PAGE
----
Unclear 'noise' recorded before A321 crash, its nature to be determined – Egypt’s investigators
The head of the Investigations Committee, Captain Ayman Mokadem, said the nature of debris scatter suggests an in-flight break up, but it is still too early to draw conclusions on the causes of the crash. While both flight data recorders have been found, the investigators are still studying them.
Mokadem confirmed that some “noise” can be heard on the recording right before the crash. He still said its nature is unclear and a spectral analysis will be carried out to identify it.
An international team of investigators are at the scene still “collecting information,” he said.
According to the flight data recorders, the incident occurred 23 minutes and 14 seconds after takeoff at an altitude of 30,888 feet in climbing mode, at a speed of 281 knots-autopilot engaged, he said.
The investigators have listened to the audio from the cockpit voice recorder and are currently in the phase of writing the transcript, he added.
Access to the crash site has been impeded by bad weather since Tuesday, he said. An investigation team consisting of 58 experts plan to return to the site as soon as weather conditions improve in the next few days.
The investigation has established that the pattern of the debris scattered over a wide area of more than 13 kilometers, while not all parts of the plane have yet been found, he added.
Initial observations do not yet allow the identification of the origin of the break up, Mokadem said.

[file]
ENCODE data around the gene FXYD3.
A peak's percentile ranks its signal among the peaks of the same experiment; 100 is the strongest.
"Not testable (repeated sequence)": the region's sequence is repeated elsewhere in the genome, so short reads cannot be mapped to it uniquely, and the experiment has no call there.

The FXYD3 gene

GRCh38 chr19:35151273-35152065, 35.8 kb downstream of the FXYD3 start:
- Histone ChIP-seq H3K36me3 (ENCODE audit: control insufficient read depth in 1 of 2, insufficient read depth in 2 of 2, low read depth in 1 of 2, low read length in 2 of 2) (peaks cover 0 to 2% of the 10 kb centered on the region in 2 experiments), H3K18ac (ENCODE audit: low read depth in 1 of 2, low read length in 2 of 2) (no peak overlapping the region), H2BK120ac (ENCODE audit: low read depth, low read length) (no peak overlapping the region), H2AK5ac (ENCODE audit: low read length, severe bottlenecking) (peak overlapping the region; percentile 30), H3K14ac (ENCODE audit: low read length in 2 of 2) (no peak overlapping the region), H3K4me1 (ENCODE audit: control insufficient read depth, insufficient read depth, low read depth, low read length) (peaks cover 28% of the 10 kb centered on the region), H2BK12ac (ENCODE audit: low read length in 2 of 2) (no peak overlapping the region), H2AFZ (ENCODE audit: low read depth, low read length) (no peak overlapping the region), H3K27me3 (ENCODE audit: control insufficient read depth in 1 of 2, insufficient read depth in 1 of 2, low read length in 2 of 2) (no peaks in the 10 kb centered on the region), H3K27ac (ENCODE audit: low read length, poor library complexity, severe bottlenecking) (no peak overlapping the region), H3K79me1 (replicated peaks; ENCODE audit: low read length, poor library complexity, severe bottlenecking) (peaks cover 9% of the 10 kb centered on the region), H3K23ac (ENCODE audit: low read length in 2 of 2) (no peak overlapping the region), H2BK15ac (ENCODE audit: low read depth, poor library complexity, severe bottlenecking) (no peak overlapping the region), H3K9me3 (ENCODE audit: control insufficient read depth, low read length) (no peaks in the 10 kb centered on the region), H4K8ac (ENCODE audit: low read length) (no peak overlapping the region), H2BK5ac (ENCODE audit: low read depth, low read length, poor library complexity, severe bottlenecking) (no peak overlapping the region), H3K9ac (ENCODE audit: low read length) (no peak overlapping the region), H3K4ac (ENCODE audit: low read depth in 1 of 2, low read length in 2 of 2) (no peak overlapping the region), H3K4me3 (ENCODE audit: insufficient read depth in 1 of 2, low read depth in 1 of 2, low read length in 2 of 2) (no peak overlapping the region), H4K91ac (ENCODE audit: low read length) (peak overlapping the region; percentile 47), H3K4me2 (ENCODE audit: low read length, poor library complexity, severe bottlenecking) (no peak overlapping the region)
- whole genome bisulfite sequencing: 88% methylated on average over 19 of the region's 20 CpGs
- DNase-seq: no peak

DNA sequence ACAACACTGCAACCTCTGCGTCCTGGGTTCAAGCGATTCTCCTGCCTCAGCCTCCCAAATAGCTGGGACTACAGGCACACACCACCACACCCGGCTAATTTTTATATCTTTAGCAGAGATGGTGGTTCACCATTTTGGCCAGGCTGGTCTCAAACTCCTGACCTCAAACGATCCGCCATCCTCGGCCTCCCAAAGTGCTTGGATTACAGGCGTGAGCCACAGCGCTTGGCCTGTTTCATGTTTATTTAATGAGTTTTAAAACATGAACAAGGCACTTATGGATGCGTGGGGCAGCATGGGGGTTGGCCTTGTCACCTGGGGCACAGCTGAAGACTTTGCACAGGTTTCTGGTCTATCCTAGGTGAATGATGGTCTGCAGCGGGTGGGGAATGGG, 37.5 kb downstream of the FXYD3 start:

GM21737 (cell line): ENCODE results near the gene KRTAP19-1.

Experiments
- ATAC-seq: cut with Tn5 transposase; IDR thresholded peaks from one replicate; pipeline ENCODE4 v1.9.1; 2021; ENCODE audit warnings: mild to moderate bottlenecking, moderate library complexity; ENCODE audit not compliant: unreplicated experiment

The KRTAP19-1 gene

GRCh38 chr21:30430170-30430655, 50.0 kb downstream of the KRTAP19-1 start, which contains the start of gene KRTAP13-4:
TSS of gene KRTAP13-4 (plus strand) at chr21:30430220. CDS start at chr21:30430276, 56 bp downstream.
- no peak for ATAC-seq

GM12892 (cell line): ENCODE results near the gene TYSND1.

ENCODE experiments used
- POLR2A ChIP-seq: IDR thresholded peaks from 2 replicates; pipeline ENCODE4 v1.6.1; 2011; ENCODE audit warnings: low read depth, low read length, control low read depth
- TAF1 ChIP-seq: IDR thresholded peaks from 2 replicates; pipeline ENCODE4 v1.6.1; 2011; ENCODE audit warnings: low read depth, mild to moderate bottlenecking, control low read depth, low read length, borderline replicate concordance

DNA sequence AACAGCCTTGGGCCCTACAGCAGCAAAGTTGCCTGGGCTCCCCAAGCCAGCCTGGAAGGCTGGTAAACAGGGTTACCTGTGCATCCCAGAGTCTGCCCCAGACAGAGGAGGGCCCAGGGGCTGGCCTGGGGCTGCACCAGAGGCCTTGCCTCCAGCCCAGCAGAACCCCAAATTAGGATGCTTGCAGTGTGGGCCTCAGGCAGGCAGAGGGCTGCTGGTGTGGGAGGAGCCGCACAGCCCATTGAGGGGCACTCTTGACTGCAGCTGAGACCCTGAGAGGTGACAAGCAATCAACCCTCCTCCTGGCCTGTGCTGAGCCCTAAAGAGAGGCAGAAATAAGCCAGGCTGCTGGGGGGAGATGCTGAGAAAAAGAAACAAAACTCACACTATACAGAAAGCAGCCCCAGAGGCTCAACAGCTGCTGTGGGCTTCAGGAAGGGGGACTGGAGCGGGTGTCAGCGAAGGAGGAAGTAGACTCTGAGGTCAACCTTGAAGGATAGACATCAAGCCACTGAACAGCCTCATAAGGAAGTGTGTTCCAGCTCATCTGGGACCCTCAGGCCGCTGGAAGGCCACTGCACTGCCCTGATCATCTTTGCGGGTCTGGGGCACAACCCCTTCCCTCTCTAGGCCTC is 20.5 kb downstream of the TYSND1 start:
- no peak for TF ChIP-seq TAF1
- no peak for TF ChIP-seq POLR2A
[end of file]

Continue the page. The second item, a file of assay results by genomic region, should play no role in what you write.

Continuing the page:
"We did not reach until this moment any conclusions,” he said.
With no official statements made on the cause of the crash, there has been media speculation that a bomb explosion on board downed the aircraft. On Friday, several French media cited unnamed officials allegedly close to the investigation as saying that that a sound similar to that of an explosion could be heard on the recording.
The Egyptian head of the investigation told reporters on Saturday that he cannot confirm these reports.
Meanwhile, during the week there have been several US media reports which cited intelligence officials speaking on the causes of the crash. On Tuesday, media reported that a US infrared satellite had detected a heat flash in the same vicinity, indicating that an explosion may have occurred on board.
The committee does not have such evidence, said the Egyptian official, urging the public to provide any information that would aid the investigation.
The Airbus A321, which belonged to Russian Kogalymavia, which uses the brand name Metrojet, crashed in Sinai after takeoff from Sharm el-Sheikh airport on October 31. All 217 passengers and seven crewmembers on board died in the disaster, making it the deadliest incident of this kind in Russian aviation history. There was no distress call prior to the crash.